Polymers, Vol. 15, Pages 2466: A Study of Free-Form Shape Rationalization Using Biomimicry as Inspiration
Polymers doi: 10.3390/polym15112466
Gaurab Sundar Dutta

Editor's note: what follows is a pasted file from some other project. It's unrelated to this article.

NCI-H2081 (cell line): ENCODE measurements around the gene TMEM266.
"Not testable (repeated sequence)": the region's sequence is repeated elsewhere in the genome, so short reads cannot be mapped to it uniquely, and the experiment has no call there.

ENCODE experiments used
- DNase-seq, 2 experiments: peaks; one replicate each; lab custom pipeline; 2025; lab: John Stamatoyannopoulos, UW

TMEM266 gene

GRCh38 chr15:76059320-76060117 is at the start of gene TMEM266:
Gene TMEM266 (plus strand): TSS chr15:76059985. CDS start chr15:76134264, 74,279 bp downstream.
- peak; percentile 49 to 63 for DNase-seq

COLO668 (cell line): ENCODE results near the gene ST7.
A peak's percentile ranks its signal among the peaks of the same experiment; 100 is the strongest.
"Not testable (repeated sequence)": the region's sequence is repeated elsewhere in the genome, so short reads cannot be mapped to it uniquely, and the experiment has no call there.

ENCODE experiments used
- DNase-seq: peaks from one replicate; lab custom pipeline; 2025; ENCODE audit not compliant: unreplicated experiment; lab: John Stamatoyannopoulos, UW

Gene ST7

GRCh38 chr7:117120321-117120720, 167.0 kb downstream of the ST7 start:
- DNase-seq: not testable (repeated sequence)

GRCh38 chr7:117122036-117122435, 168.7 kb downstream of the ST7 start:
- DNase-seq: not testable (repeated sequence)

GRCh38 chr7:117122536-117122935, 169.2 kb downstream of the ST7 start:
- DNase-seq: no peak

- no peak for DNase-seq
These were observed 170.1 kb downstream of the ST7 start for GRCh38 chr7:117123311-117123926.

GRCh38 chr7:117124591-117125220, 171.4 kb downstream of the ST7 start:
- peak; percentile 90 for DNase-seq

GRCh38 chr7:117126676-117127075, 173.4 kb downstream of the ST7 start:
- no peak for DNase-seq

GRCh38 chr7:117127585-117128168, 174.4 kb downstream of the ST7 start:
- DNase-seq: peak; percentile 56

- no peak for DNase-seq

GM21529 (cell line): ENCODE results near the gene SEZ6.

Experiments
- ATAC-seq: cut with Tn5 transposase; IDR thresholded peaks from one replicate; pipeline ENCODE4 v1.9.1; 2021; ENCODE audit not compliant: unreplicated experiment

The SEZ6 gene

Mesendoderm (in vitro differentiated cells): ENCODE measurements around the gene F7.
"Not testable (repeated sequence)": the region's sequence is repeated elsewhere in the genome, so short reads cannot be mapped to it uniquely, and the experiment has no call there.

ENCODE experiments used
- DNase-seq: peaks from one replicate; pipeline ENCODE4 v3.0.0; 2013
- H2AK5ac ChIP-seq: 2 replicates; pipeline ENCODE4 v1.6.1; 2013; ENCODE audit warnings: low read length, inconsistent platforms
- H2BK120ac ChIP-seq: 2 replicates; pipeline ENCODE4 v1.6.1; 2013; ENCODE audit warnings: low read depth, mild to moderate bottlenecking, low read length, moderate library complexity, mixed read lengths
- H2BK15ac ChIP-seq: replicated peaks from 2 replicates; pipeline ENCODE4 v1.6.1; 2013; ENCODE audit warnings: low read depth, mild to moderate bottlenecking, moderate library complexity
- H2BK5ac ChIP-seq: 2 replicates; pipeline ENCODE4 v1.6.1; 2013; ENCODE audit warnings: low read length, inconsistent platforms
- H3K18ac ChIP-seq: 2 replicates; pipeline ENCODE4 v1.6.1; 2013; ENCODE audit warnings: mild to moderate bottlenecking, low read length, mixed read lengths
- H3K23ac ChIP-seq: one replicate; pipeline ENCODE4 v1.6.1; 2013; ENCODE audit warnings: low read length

Bridging the gap between the material and geometrical aspects of a structure is critical in lightweight construction. Throughout the history of structural development, shape rationalization has been of prime focus for designers and architects, with biological forms being a major source of inspiration. In this work, an attempt is made to integrate different phases of design, construction, and fabrication under a single framework of parametric modeling with the help of visual programming. The idea is to offer a novel free-form shape rationalization process that can be realized with unidirectional materials. Taking inspiration from the growth of a plant, we established a relationship between form and force, which can be translated into different shapes using mathematical operators. Different prototypes of generated shapes were constructed using a combination of existing manufacturing processes to test the validity of the concept in both isotropic and anisotropic material domains. Moreover, for each material/manufacturing combination, generated geometrical shapes were compared with other equivalent and more conventional geometrical constructions, with compressive load-test results being the qualitative measure for each use case. Eventually, a 6-axis robot emulator was integrated with the setup, and corresponding adjustments were made such that a true free-form geometry could be visualized in a 3D space, thus closing the loop of digital fabrication.
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